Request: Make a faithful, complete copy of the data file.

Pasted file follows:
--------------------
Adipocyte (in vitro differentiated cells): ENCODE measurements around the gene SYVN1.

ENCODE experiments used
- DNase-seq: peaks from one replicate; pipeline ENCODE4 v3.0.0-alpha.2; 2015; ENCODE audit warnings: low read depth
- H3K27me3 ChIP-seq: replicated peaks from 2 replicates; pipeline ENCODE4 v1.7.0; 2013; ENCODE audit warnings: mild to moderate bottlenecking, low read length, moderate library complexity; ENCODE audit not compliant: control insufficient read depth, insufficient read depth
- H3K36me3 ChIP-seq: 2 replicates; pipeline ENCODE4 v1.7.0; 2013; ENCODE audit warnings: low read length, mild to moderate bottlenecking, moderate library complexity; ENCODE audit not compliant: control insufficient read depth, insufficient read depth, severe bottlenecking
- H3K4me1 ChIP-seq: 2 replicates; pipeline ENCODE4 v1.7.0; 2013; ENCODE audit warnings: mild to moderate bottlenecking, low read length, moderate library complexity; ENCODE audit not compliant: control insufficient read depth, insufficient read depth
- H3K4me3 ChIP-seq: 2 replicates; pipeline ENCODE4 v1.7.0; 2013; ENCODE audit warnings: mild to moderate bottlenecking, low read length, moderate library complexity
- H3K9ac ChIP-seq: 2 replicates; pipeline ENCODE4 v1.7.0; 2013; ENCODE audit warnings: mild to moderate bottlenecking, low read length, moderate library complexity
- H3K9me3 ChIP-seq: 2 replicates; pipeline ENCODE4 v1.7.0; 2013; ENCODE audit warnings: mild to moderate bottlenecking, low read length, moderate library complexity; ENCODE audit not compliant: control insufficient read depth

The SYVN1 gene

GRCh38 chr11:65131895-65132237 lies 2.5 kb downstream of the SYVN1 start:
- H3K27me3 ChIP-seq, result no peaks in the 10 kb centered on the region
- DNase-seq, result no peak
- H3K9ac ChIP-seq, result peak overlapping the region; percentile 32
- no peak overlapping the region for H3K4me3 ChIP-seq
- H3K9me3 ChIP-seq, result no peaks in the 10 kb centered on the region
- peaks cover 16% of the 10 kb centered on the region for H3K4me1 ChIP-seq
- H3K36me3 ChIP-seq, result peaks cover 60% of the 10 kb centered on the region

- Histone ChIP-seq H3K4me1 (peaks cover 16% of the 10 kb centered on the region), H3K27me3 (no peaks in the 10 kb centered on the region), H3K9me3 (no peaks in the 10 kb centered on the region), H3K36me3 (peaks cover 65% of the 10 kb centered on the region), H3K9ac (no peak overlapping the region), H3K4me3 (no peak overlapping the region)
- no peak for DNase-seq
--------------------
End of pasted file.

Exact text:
Adipocyte (in vitro differentiated cells): ENCODE measurements around the gene SYVN1.

ENCODE experiments used
- DNase-seq: peaks from one replicate; pipeline ENCODE4 v3.0.0-alpha.2; 2015; ENCODE audit warnings: low read depth
- H3K27me3 ChIP-seq: replicated peaks from 2 replicates; pipeline ENCODE4 v1.7.0; 2013; ENCODE audit warnings: mild to moderate bottlenecking, low read length, moderate library complexity; ENCODE audit not compliant: control insufficient read depth, insufficient read depth
- H3K36me3 ChIP-seq: 2 replicates; pipeline ENCODE4 v1.7.0; 2013; ENCODE audit warnings: low read length, mild to moderate bottlenecking, moderate library complexity; ENCODE audit not compliant: control insufficient read depth, insufficient read depth, severe bottlenecking
- H3K4me1 ChIP-seq: 2 replicates; pipeline ENCODE4 v1.7.0; 2013; ENCODE audit warnings: mild to moderate bottlenecking, low read length, moderate library complexity; ENCODE audit not compliant: control insufficient read depth, insufficient read depth
- H3K4me3 ChIP-seq: 2 replicates; pipeline ENCODE4 v1.7.0; 2013; ENCODE audit warnings: mild to moderate bottlenecking, low read length, moderate library complexity
- H3K9ac ChIP-seq: 2 replicates; pipeline ENCODE4 v1.7.0; 2013; ENCODE audit warnings: mild to moderate bottlenecking, low read length, moderate library complexity
- H3K9me3 ChIP-seq: 2 replicates; pipeline ENCODE4 v1.7.0; 2013; ENCODE audit warnings: mild to moderate bottlenecking, low read length, moderate library complexity; ENCODE audit not compliant: control insufficient read depth

The SYVN1 gene

GRCh38 chr11:65131895-65132237 lies 2.5 kb downstream of the SYVN1 start:
- H3K27me3 ChIP-seq, result no peaks in the 10 kb centered on the region
- DNase-seq, result no peak
- H3K9ac ChIP-seq, result peak overlapping the region; percentile 32
- no peak overlapping the region for H3K4me3 ChIP-seq
- H3K9me3 ChIP-seq, result no peaks in the 10 kb centered on the region
- peaks cover 16% of the 10 kb centered on the region for H3K4me1 ChIP-seq
- H3K36me3 ChIP-seq, result peaks cover 60% of the 10 kb centered on the region

- Histone ChIP-seq H3K4me1 (peaks cover 16% of the 10 kb centered on the region), H3K27me3 (no peaks in the 10 kb centered on the region), H3K9me3 (no peaks in the 10 kb centered on the region), H3K36me3 (peaks cover 65% of the 10 kb centered on the region), H3K9ac (no peak overlapping the region), H3K4me3 (no peak overlapping the region)
- no peak for DNase-seq